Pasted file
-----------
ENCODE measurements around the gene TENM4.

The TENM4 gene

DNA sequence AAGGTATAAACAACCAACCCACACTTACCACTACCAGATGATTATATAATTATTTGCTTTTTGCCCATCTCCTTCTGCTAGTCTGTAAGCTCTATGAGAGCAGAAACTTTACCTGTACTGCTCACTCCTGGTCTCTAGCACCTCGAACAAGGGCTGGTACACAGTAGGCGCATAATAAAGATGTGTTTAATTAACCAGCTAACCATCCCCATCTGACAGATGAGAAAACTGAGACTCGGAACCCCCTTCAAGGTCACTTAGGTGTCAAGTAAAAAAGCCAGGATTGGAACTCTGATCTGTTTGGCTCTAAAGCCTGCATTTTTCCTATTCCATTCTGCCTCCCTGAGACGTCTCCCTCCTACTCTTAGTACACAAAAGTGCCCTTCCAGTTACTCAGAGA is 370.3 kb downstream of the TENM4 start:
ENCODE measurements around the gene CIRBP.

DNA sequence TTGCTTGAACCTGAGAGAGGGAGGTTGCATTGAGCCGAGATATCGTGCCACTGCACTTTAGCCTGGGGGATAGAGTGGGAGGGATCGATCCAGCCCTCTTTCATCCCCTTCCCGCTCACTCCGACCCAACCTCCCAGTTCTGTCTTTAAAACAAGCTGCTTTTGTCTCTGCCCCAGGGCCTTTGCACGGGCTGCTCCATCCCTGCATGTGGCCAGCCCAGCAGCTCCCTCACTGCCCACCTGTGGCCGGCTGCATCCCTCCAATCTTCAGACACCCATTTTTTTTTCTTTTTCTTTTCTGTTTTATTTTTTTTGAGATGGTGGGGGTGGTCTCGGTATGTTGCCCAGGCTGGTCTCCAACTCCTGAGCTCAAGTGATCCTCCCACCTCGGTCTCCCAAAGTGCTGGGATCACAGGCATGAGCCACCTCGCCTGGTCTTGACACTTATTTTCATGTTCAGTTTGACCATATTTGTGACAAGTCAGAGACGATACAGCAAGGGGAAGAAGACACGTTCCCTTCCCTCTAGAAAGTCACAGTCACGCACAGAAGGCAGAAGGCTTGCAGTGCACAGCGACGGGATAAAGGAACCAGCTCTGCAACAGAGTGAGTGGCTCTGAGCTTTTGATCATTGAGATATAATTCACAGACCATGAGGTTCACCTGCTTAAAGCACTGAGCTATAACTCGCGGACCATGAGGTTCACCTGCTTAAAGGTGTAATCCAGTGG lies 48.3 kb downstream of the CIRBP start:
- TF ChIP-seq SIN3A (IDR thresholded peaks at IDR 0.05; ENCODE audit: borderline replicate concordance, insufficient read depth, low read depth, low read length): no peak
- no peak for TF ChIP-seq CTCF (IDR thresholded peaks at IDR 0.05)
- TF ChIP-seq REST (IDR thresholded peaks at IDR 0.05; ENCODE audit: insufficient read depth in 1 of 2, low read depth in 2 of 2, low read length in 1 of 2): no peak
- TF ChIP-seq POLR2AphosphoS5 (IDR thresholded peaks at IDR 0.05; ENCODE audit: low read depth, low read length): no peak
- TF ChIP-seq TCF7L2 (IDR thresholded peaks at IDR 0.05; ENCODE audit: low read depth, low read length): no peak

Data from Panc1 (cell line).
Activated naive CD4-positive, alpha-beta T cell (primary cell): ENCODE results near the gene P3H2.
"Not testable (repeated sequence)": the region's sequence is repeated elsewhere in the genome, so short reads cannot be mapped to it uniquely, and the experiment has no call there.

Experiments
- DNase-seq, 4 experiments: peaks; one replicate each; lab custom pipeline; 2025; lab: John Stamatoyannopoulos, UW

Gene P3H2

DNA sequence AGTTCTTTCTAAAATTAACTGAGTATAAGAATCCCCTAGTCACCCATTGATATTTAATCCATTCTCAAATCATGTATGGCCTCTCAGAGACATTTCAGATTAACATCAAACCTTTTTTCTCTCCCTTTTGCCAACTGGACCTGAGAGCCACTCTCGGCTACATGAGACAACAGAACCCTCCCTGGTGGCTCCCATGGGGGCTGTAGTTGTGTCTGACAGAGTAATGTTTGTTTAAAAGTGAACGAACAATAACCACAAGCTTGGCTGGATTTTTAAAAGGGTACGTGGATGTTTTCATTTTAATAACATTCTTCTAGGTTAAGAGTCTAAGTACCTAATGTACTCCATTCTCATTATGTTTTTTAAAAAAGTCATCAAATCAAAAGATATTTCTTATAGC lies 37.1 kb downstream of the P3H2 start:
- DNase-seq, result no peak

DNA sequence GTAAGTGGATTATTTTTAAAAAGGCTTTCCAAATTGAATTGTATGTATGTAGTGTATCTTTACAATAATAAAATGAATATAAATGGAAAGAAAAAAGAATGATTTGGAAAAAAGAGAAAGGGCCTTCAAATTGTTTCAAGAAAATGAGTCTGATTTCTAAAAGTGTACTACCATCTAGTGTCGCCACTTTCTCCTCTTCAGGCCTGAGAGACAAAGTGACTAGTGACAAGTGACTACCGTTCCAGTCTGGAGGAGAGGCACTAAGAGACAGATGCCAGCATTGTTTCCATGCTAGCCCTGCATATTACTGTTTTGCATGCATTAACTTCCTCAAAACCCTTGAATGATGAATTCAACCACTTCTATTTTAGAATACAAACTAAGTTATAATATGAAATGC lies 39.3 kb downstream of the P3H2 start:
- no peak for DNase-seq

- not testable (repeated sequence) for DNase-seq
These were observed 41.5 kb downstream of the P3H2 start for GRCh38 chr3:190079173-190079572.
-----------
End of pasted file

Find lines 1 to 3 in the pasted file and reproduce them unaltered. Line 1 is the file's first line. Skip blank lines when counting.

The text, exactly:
ENCODE measurements around the gene TENM4.

The TENM4 gene

DNA sequence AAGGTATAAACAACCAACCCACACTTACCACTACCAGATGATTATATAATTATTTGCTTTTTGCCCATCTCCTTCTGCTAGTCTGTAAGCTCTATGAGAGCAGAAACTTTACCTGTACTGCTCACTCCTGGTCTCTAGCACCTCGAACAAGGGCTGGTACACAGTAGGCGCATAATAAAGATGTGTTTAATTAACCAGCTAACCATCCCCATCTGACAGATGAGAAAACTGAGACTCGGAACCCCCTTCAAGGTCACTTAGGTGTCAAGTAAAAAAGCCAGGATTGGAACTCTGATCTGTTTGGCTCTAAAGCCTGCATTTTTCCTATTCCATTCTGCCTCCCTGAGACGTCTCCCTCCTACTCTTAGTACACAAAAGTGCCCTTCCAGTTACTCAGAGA is 370.3 kb downstream of the TENM4 start: